Bosnian Serb General Radislav Krstic Denied Early Release

11. September 2019.12:52
The UN court rejected a request for early release from former Bosnian Serb commander Radislav Krstic, who is serving a 35-year prison sentence for aiding the genocide of Bosniaks from Srebrenica.

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The Mechanism for International Criminal Tribunals in The Hague has again rejected a request for early release filed by Radislav Krstic, the wartime commander of the Bosnian Serb Army’s Drina Corps, who was convicted in 2004 of aiding and abetting genocide.

In February this year, Krstic asked to be released early on the basis of the law in Poland, where he is serving his sentence.

According to Polish law, a person serving a 25-year sentence, which is the maximum term Krstic may serve in that country according to a Polish court’s decision, has the right to file a request for conditional early release after having served 15 years.

In line with these regulations, Krstic gained the right to file a request for early release in December 2013.

His first request for release was rejected in December 2016.

The president of the Mechanism for International Criminal Tribunals, Carmel Agius, said on Wednesday that he refused Krstic’s second request because it did not meet the conditions for consideration.

“There are no indications that there exist persuasive or exceptional circumstances that would justify Krstic’s release prior to him having served the minimal number of years needed to consider him suitable for an early release,” Agius said in his decision.

“In the absence of any new data on Krstic’s current health condition, there are no indications of any persuasive or exceptional circumstances that would require his release to liberty prior to serving two-thirds of his sentence,” he added.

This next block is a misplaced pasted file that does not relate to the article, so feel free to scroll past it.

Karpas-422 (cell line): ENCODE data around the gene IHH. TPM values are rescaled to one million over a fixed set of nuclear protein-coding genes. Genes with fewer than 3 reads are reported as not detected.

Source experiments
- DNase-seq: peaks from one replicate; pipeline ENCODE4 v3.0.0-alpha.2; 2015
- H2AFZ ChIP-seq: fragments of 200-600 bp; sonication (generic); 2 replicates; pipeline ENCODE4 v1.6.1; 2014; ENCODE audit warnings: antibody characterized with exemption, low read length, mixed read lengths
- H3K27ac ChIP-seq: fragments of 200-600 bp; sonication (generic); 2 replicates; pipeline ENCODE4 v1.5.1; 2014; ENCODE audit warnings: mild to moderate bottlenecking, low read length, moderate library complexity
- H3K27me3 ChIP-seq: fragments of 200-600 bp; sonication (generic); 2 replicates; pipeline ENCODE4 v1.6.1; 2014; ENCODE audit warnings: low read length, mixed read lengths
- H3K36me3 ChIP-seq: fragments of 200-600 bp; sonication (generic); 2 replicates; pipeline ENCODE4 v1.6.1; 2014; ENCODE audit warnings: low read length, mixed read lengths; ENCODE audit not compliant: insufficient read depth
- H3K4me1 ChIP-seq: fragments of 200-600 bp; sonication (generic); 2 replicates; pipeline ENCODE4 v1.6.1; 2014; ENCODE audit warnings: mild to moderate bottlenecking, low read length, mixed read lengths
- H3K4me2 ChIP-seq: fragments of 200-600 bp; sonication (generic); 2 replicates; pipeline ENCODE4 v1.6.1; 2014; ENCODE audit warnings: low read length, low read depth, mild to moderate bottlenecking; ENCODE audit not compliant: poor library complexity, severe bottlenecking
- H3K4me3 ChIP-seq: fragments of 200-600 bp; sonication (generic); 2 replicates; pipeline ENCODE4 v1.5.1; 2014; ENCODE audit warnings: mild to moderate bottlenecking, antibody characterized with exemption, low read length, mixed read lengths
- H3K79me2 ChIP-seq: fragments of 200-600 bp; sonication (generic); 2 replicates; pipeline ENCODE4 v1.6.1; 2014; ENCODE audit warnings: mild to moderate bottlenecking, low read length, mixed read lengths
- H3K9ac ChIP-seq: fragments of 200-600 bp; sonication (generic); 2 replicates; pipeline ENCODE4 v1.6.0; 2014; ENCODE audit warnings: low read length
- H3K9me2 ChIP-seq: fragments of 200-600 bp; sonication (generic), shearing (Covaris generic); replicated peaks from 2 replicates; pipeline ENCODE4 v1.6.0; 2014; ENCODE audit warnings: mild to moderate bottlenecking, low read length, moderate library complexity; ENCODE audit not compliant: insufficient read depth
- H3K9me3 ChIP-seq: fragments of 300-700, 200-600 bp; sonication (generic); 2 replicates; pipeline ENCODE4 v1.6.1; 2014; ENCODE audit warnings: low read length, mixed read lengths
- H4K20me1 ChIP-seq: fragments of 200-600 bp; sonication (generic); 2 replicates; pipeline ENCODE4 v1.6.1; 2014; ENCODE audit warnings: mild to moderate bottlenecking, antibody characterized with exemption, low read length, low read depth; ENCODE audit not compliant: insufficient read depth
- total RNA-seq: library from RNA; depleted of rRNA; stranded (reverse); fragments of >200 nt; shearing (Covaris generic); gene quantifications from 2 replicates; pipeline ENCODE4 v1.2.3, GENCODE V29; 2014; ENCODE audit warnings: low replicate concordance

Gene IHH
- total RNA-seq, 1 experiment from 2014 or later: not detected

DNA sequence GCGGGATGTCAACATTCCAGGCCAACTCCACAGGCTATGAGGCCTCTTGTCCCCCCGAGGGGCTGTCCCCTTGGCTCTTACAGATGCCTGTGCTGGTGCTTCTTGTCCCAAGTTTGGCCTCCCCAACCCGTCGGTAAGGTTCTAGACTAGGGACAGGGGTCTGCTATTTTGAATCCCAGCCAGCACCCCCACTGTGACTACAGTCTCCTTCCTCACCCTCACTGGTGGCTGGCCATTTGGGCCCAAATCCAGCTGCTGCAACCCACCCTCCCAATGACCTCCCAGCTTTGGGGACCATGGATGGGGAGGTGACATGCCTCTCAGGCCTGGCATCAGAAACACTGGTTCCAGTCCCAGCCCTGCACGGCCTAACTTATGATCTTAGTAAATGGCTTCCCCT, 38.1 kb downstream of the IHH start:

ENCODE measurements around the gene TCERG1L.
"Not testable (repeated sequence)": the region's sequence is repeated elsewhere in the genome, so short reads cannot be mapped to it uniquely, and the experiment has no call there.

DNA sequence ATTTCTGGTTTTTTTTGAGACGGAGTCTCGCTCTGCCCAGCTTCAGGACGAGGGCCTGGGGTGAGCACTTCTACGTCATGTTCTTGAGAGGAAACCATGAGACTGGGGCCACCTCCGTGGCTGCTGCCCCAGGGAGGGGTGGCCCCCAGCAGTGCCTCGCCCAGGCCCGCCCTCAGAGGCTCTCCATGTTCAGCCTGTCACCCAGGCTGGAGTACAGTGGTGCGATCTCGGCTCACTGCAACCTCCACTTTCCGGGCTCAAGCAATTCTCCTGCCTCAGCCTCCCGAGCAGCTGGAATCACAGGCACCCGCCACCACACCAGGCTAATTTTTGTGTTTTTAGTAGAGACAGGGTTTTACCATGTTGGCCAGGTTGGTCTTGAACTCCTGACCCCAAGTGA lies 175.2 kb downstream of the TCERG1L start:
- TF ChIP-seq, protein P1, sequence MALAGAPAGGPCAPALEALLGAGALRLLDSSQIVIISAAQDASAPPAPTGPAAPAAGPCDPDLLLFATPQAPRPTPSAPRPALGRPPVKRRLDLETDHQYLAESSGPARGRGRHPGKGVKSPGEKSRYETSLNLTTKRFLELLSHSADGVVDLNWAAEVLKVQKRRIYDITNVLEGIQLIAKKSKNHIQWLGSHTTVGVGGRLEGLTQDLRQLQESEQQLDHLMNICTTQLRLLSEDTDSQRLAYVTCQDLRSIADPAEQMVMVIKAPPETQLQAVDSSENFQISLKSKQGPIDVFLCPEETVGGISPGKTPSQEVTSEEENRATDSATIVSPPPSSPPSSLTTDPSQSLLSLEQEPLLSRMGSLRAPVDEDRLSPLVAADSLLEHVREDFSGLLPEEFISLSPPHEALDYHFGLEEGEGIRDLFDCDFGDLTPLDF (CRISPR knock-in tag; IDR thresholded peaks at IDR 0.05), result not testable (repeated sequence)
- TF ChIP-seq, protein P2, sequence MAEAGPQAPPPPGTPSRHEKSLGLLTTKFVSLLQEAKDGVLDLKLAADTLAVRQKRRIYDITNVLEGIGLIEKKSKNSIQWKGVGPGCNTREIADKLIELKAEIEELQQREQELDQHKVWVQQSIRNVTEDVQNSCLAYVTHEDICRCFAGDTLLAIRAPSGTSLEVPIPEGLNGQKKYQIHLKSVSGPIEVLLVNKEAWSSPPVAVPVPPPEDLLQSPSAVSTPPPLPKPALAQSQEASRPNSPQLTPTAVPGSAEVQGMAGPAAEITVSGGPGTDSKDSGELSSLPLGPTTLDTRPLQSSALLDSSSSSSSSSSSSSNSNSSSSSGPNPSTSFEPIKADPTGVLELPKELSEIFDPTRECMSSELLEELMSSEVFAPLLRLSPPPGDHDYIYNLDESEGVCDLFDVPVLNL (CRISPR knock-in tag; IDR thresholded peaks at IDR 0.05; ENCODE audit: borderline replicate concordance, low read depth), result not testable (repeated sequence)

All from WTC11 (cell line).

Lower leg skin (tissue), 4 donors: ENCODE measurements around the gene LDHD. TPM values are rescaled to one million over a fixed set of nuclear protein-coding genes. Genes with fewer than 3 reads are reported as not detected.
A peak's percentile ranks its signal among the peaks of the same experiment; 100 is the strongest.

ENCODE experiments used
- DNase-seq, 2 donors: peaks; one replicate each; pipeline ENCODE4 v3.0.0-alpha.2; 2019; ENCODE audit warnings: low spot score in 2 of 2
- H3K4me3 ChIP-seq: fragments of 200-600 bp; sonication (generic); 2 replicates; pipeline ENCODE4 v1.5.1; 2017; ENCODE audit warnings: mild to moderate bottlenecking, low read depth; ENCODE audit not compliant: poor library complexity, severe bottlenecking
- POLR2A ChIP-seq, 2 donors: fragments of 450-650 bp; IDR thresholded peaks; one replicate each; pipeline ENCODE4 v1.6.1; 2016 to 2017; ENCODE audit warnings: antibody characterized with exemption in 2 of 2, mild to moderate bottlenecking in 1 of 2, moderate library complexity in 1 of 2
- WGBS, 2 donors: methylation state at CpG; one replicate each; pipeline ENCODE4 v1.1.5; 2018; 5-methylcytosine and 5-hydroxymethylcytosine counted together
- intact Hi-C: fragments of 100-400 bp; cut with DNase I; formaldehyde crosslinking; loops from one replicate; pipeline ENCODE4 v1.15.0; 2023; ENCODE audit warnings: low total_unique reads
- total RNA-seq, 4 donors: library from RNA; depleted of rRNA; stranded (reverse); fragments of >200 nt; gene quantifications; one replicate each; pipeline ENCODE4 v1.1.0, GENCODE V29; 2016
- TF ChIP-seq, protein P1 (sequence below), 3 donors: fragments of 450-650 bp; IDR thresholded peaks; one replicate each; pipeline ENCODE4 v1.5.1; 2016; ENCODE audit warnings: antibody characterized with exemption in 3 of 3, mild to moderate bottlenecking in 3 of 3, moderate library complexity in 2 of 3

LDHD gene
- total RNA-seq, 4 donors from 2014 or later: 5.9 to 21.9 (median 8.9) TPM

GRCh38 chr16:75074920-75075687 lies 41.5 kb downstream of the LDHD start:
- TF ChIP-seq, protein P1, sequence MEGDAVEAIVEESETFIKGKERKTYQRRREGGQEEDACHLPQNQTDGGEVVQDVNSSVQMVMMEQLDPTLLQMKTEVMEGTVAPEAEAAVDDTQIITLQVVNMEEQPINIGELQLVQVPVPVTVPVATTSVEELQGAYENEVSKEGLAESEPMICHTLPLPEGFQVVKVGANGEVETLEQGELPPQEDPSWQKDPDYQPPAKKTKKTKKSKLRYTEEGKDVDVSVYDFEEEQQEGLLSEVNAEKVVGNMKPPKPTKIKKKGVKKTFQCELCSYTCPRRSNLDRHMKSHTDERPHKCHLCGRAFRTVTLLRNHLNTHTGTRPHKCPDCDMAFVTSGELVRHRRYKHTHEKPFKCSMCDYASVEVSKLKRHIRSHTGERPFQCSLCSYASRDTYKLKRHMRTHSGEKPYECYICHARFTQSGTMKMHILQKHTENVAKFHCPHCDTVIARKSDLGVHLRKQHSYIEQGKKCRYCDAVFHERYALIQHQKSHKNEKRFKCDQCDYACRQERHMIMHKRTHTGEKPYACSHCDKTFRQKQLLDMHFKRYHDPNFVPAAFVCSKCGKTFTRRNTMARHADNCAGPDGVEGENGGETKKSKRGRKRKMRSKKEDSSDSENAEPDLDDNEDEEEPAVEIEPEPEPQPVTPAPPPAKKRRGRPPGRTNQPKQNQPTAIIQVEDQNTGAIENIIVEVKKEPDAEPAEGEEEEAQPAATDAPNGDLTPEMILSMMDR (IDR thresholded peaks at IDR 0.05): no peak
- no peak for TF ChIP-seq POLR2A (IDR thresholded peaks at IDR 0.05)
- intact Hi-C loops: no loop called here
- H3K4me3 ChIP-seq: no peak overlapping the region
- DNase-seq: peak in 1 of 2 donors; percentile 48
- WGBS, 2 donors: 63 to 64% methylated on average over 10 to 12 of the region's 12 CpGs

Krstic will have served two-thirds of his sentence by the end of March 2022.

He was sentenced to 35 years in prison for assisting in and supporting the commission of genocide of more than 7,000 Bosniaks from Srebrenica in July 1995.

According to the verdict – the first for genocide in the Bosnian war – Krstic knew about the killings of the Bosniaks and allowed the Bosnian Serb Army’s Main Headquarters to use personnel and equipment under his command to assist in the massacres.

He was initially sent to Britain to serve his sentence, but was attacked by fellow inmates inside the prison, after which he was transferred back to The Hague and subsequently sent to Poland to serve the rest of his term.

His attackers, who were all serving murder sentences, were convicted by a British court in February 2011 and given additional life sentences.

In 2013, the Hague Tribunal acquitted Krstic of contempt of court charges that were laid after he had refused to testify at the trial of former Bosnian Serb political leader Radovan Karadzic.

Emina Dizdarević Tahmiščija

This post is also available in: Bosnian